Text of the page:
Introduction

Ras controls fundamental cell behaviors, such as proliferation and survival, by regulating downstream signaling that includes the Raf-MEK-MAPK and PI3K-Akt pathways [1-3]. On the contrary, aberrant activation of Ras accompanied with its gene mutations is observed in several types of cancers. When oncogenic mutations occur in the RAS gene, the tumor suppressor p53 plays an essential role in determining cell behaviors. Expression of oncogenic Rasin normal cells triggers DNA damage responses and induces apoptosis or senescence by induction of p53-dependent gene expression [4,5]. In contrast, oncogenic Ras induces cellular transformation when the ability of p53 to prevent tumorigenesis is ablated as a consequence of its gene mutation or inactivation [6]. Furthermore, while oncogenic Ras promotes invasion and metastasis in transformed cells, these effects of Ras are also diminished by p53 [7]. Thus, Ras–induced tumorigenesis and tumor progression are both dependent on the status of p53.

Recently, we have revealed a mechanism underlying suppression of Ras-driven cell invasion by p53. Oncogenic Ras stimulates cleavage of β-Actin by the mitochondrial protease, high-temperature requirement A2 (HtrA2; also known as Omi), which depends on the cytoplasmic p53 [8]. The Ras-induced cleavage of β-Actin eliminates the formation of lamellipodia, actin-based membrane protrusions crucial for cancer cell invasion [9,10].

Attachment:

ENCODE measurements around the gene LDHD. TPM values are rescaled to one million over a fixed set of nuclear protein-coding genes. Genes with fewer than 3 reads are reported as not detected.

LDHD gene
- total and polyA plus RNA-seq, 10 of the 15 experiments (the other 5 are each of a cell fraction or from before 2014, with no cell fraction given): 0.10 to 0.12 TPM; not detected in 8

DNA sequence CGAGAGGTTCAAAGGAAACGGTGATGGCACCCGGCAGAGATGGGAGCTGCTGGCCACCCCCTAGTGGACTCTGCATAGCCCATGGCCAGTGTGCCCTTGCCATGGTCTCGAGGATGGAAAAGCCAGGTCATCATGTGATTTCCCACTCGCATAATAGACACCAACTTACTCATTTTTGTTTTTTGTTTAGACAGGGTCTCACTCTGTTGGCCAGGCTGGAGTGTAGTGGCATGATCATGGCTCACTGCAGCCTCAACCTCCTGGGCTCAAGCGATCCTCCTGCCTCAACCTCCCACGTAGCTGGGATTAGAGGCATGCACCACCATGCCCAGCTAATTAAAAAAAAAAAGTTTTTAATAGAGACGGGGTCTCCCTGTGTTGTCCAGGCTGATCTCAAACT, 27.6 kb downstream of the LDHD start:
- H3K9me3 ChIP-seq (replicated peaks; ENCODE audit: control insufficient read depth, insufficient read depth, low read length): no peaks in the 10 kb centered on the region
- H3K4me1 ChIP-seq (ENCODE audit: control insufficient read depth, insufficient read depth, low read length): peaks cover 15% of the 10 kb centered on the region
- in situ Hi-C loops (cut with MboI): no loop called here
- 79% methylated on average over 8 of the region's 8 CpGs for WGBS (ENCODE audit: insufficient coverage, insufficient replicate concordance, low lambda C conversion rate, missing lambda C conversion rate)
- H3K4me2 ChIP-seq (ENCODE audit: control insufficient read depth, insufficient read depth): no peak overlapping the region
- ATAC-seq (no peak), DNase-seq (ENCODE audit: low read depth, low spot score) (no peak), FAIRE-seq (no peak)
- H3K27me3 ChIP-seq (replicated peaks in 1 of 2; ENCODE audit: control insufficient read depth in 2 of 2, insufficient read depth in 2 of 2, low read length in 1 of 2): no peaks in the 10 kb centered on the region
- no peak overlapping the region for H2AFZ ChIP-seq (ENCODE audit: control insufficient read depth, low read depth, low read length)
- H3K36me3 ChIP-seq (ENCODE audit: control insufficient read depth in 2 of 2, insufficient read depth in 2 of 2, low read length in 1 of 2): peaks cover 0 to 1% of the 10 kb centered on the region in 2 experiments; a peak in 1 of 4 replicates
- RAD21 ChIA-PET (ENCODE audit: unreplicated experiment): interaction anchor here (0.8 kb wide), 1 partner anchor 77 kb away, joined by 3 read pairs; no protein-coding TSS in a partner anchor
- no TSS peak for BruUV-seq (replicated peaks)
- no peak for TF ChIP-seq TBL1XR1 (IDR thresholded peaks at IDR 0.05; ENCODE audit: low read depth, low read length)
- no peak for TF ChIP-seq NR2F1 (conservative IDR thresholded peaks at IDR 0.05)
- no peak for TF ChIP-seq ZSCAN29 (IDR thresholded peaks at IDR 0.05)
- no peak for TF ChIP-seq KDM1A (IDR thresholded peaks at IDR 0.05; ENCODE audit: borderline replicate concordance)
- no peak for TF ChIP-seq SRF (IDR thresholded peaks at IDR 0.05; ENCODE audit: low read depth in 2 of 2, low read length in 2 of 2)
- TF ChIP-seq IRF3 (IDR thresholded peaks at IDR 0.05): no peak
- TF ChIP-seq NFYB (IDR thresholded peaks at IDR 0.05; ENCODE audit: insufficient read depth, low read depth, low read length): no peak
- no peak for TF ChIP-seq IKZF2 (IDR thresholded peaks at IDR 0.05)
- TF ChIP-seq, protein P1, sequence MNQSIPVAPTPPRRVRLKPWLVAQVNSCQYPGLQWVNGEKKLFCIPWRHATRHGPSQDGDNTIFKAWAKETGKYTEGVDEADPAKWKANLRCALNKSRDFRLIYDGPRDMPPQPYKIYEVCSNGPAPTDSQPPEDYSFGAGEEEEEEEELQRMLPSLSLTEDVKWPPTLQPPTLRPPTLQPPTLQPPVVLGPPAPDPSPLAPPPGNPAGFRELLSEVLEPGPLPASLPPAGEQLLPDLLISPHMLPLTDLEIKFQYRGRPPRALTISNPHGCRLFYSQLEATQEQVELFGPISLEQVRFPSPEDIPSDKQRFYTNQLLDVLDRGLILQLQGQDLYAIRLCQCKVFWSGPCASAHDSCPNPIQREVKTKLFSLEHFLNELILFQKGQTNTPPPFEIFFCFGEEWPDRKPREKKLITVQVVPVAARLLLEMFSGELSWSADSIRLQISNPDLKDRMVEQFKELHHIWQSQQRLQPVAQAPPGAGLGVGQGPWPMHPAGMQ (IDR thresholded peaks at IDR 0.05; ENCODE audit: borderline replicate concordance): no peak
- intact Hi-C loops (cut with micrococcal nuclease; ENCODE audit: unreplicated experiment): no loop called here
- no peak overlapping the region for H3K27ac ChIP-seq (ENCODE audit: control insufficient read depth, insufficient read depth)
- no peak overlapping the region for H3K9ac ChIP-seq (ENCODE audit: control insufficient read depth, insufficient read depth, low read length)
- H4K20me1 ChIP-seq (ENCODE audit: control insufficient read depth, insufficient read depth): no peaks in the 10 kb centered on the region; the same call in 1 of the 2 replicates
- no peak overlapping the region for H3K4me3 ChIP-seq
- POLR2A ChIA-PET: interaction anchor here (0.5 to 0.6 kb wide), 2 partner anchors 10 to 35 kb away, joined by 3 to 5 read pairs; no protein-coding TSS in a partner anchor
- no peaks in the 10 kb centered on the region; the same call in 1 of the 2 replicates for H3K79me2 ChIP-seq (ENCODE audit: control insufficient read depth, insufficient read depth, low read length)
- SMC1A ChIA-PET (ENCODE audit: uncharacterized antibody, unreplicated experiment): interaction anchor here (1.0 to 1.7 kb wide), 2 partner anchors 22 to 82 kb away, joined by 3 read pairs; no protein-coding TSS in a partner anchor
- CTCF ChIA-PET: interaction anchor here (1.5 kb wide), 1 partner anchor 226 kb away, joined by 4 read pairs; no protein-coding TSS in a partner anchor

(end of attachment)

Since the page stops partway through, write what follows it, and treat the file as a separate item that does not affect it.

It has been well documented that the transcription factor NF-κB plays an essential role in Ras-induced cellular transformation by p53 dysfunction [6,11,12]. Oncogenic Ras promotes the metabolic shift from Oxidative Phosphorylation (OXPHO) to aerobic glycolysis, known as the Warburg effect [13], which is, at least in part, attributed to NF-κB-induced expression of Glucose Transporter (GLUT) 3 [6]. Furthermore, NF-κB-mediated gene expression is required for Epithelial-Mesenchymal Transition (EMT), which is involved in the early steps of metastasis, in Ras-transformed cells [14]. p53 suppresses the NF-κB-mediated gene expression by attenuating both IκB kinase (IKK) activity and interaction of NF-κB with its co-activator p300/CBP [6,15-17]. While NF-κB translocates to the mitochondria to repress the expression of OXPHO-related mitochondrial genes, p53 prevents the translocation of NF-κB to the mitochondria by inhibiting the interaction of NF-κB with the mitochondrial heat shock protein (mt-HSP70; also known as Mortalin) [18]. However, the functional role of mitochondrial NF-κB in oncogenic Ras-expressing cells remains unclear.